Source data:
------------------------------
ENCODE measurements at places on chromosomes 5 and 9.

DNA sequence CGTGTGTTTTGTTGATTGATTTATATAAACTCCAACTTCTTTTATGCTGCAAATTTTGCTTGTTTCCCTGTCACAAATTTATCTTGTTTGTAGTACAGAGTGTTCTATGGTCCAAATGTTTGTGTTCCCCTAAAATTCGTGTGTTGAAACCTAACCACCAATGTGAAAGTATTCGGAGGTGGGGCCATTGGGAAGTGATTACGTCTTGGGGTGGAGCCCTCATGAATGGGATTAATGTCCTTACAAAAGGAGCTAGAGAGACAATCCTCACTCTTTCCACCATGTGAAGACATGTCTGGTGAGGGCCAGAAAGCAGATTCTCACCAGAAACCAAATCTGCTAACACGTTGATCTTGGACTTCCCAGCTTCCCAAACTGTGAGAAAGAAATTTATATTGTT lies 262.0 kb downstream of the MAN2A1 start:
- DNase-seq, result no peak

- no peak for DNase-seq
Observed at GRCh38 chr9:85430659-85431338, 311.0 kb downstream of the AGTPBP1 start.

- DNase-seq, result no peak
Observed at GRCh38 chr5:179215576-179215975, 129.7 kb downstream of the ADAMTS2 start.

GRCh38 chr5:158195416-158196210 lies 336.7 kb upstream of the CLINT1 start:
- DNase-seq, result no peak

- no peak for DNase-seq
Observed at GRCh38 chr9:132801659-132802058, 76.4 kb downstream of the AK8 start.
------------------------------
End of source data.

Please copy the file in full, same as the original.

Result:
ENCODE measurements at places on chromosomes 5 and 9.

DNA sequence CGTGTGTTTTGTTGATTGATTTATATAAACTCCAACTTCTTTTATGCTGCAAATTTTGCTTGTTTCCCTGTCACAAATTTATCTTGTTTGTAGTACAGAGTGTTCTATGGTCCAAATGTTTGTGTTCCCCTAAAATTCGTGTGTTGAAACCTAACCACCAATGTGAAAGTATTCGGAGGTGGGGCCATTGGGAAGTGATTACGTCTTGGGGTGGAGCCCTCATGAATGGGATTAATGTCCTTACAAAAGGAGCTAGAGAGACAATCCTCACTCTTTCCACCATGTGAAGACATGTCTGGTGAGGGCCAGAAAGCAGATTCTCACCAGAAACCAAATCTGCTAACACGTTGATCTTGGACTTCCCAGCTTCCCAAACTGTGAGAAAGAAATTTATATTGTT lies 262.0 kb downstream of the MAN2A1 start:
- DNase-seq, result no peak

- no peak for DNase-seq
Observed at GRCh38 chr9:85430659-85431338, 311.0 kb downstream of the AGTPBP1 start.

- DNase-seq, result no peak
Observed at GRCh38 chr5:179215576-179215975, 129.7 kb downstream of the ADAMTS2 start.

GRCh38 chr5:158195416-158196210 lies 336.7 kb upstream of the CLINT1 start:
- DNase-seq, result no peak

- no peak for DNase-seq
Observed at GRCh38 chr9:132801659-132802058, 76.4 kb downstream of the AK8 start.